Due to the weather, I have not taken the car on a proper drive yet, but when moving it to get the DS out, it started up very quickly.

Auto Brunch St Ives March 2021

I visited the St Ives Auto Brunch event again this month.   Like last time, the event was huge – probably slightly bigger this time.   Due to other commitments i didn’t even get to see all the cars yet I was there for over two hours.

I got there about 7;30AM and there were already queues to get in.    While there is a bit of chaos, I like they have not brought in over zealous security guards that would just spoil this event.   One thing that would be good would have been if they were to open a few more of the grassy areas to park cars.

This time I took the 560SEC.   I’ve not displayed that car at Auto Brunch before.   It was a Mercedes-Benz club official event, so I didn’t even need to fill in the log book.   There were also a fair few Mercedes-Benz’s on display, including a number of SL models, including 107, 113, 121 and 129.     It was also an official event for the Citroen Club, so this time there was a nice display of Classic Citroens including a DS, a CX, a GS and a couple of 2CVs.    It’s a shame I had already sold my Traction before I started coming to this event, as it would have been nice to display it there.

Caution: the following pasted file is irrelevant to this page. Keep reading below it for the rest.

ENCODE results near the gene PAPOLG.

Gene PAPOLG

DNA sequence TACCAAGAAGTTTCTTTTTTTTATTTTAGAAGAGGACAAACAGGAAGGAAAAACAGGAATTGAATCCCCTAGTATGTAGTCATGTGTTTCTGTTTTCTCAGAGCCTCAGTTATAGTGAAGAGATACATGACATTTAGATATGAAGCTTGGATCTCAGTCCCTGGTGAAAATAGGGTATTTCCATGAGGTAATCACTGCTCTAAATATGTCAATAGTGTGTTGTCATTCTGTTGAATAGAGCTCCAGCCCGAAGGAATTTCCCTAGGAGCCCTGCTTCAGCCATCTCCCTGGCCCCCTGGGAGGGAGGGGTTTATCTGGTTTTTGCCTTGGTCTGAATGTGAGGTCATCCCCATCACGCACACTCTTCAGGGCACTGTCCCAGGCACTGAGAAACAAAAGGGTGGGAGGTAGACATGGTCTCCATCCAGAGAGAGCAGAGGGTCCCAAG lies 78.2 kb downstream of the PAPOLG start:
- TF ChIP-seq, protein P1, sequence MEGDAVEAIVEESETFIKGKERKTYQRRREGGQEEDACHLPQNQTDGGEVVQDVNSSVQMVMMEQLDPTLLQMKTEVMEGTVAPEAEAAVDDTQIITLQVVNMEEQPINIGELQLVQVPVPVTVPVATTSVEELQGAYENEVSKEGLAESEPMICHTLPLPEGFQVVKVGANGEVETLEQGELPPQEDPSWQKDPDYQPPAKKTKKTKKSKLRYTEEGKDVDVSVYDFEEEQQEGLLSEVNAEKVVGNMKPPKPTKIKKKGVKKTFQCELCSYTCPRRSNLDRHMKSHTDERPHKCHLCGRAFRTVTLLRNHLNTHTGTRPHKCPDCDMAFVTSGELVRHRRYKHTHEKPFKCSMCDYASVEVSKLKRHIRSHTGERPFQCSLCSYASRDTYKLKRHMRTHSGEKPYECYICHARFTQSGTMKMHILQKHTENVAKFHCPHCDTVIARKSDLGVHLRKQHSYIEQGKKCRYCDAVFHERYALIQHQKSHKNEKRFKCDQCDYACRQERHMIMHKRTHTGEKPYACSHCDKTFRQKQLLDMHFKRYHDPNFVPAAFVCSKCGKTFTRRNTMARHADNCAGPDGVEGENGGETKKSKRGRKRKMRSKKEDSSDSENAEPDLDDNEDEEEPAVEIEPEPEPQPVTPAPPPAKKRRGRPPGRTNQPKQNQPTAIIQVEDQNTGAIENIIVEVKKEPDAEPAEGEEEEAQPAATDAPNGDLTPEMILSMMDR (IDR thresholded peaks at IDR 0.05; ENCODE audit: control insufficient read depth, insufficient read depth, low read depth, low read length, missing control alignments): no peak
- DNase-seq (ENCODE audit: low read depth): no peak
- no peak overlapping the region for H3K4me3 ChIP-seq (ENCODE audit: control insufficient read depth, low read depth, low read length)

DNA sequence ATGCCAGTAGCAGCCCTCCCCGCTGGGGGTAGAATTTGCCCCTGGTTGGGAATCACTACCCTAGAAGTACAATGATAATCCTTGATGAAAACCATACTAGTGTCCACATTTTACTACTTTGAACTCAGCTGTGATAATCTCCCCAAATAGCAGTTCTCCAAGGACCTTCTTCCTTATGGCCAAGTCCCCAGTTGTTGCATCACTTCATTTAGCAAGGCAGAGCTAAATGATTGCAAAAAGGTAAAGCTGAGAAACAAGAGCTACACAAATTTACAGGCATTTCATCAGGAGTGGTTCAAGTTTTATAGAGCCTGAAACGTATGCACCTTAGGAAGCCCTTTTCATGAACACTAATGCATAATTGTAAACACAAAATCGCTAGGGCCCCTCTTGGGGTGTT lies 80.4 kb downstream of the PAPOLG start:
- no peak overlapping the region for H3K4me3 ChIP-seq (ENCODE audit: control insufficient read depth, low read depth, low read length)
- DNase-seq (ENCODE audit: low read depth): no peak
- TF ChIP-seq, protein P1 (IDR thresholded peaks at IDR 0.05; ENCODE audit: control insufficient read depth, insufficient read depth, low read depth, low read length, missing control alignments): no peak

It must have also been an official event for the Jensen Club too.   There was a really nice selection of cars, obviously the Interceptor and FF, but also some of their earlier models.

Auto Brunch St Ives

There were also other highlights including an NSU Ro80, an amazing early Rolls Royce (Silver Ghost I think), a lot of nice Jags, a WO Bentley, and a really nice Maserati.    I had two of my kids with me and their highlight was being able to sit in a real racing car, which one owner kindly allowed them to do.